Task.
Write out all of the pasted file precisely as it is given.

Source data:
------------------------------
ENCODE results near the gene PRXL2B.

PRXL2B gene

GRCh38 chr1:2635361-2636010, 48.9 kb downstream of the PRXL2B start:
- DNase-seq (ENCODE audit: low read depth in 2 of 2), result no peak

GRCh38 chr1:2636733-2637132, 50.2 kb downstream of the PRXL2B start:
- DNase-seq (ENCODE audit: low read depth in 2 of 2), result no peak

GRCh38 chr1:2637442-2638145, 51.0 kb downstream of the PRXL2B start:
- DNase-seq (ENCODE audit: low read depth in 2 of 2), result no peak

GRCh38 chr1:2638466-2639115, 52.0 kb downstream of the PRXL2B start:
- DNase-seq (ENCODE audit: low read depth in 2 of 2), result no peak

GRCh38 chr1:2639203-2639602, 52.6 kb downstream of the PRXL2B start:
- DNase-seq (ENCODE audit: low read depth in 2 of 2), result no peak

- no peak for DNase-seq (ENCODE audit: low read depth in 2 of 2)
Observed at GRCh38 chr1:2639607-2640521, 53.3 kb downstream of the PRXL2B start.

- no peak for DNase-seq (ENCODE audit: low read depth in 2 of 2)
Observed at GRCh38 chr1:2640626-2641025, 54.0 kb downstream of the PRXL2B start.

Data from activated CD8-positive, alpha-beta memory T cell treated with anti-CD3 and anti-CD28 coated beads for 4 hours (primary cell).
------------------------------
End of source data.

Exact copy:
ENCODE results near the gene PRXL2B.

PRXL2B gene

GRCh38 chr1:2635361-2636010, 48.9 kb downstream of the PRXL2B start:
- DNase-seq (ENCODE audit: low read depth in 2 of 2), result no peak

GRCh38 chr1:2636733-2637132, 50.2 kb downstream of the PRXL2B start:
- DNase-seq (ENCODE audit: low read depth in 2 of 2), result no peak

GRCh38 chr1:2637442-2638145, 51.0 kb downstream of the PRXL2B start:
- DNase-seq (ENCODE audit: low read depth in 2 of 2), result no peak

GRCh38 chr1:2638466-2639115, 52.0 kb downstream of the PRXL2B start:
- DNase-seq (ENCODE audit: low read depth in 2 of 2), result no peak

GRCh38 chr1:2639203-2639602, 52.6 kb downstream of the PRXL2B start:
- DNase-seq (ENCODE audit: low read depth in 2 of 2), result no peak

- no peak for DNase-seq (ENCODE audit: low read depth in 2 of 2)
Observed at GRCh38 chr1:2639607-2640521, 53.3 kb downstream of the PRXL2B start.

- no peak for DNase-seq (ENCODE audit: low read depth in 2 of 2)
Observed at GRCh38 chr1:2640626-2641025, 54.0 kb downstream of the PRXL2B start.

Data from activated CD8-positive, alpha-beta memory T cell treated with anti-CD3 and anti-CD28 coated beads for 4 hours (primary cell).